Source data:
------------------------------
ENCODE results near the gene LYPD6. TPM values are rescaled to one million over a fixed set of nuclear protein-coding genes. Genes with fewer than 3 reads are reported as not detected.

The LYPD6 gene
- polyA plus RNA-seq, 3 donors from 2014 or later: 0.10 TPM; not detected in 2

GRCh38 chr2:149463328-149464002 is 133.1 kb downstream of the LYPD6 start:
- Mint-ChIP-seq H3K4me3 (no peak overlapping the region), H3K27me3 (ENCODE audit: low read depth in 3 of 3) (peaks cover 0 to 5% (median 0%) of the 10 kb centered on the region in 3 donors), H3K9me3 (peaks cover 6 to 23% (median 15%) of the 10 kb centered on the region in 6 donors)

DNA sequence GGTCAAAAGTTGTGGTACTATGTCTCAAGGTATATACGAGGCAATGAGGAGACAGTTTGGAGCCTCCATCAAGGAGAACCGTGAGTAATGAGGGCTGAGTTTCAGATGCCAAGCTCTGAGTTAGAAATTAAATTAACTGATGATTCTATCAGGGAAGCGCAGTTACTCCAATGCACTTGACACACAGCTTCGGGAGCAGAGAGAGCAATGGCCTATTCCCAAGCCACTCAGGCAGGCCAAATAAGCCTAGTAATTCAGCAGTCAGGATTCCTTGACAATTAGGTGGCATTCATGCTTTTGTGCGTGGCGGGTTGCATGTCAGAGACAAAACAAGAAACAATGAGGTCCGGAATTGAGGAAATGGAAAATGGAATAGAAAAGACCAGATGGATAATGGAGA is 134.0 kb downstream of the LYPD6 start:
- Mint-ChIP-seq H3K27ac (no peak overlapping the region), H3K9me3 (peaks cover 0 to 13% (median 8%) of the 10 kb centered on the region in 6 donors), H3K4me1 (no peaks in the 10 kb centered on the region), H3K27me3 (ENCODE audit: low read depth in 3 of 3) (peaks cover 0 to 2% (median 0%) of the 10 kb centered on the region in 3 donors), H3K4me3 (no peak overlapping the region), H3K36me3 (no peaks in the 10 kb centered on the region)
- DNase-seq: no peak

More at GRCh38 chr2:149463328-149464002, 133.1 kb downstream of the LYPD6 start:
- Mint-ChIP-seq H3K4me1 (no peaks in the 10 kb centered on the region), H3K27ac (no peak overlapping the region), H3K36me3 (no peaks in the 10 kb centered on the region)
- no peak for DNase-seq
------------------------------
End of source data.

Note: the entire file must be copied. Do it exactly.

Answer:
ENCODE results near the gene LYPD6. TPM values are rescaled to one million over a fixed set of nuclear protein-coding genes. Genes with fewer than 3 reads are reported as not detected.

The LYPD6 gene
- polyA plus RNA-seq, 3 donors from 2014 or later: 0.10 TPM; not detected in 2

GRCh38 chr2:149463328-149464002 is 133.1 kb downstream of the LYPD6 start:
- Mint-ChIP-seq H3K4me3 (no peak overlapping the region), H3K27me3 (ENCODE audit: low read depth in 3 of 3) (peaks cover 0 to 5% (median 0%) of the 10 kb centered on the region in 3 donors), H3K9me3 (peaks cover 6 to 23% (median 15%) of the 10 kb centered on the region in 6 donors)

DNA sequence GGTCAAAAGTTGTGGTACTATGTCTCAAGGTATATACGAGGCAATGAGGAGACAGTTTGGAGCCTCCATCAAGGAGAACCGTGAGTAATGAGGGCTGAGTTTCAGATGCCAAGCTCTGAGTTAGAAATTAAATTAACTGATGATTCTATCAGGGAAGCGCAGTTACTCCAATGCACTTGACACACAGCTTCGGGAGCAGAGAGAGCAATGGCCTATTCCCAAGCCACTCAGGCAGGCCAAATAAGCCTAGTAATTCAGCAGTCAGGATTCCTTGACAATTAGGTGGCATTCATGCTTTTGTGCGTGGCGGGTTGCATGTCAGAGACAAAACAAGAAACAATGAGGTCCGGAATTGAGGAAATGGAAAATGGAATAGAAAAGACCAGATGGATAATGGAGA is 134.0 kb downstream of the LYPD6 start:
- Mint-ChIP-seq H3K27ac (no peak overlapping the region), H3K9me3 (peaks cover 0 to 13% (median 8%) of the 10 kb centered on the region in 6 donors), H3K4me1 (no peaks in the 10 kb centered on the region), H3K27me3 (ENCODE audit: low read depth in 3 of 3) (peaks cover 0 to 2% (median 0%) of the 10 kb centered on the region in 3 donors), H3K4me3 (no peak overlapping the region), H3K36me3 (no peaks in the 10 kb centered on the region)
- DNase-seq: no peak

More at GRCh38 chr2:149463328-149464002, 133.1 kb downstream of the LYPD6 start:
- Mint-ChIP-seq H3K4me1 (no peaks in the 10 kb centered on the region), H3K27ac (no peak overlapping the region), H3K36me3 (no peaks in the 10 kb centered on the region)
- no peak for DNase-seq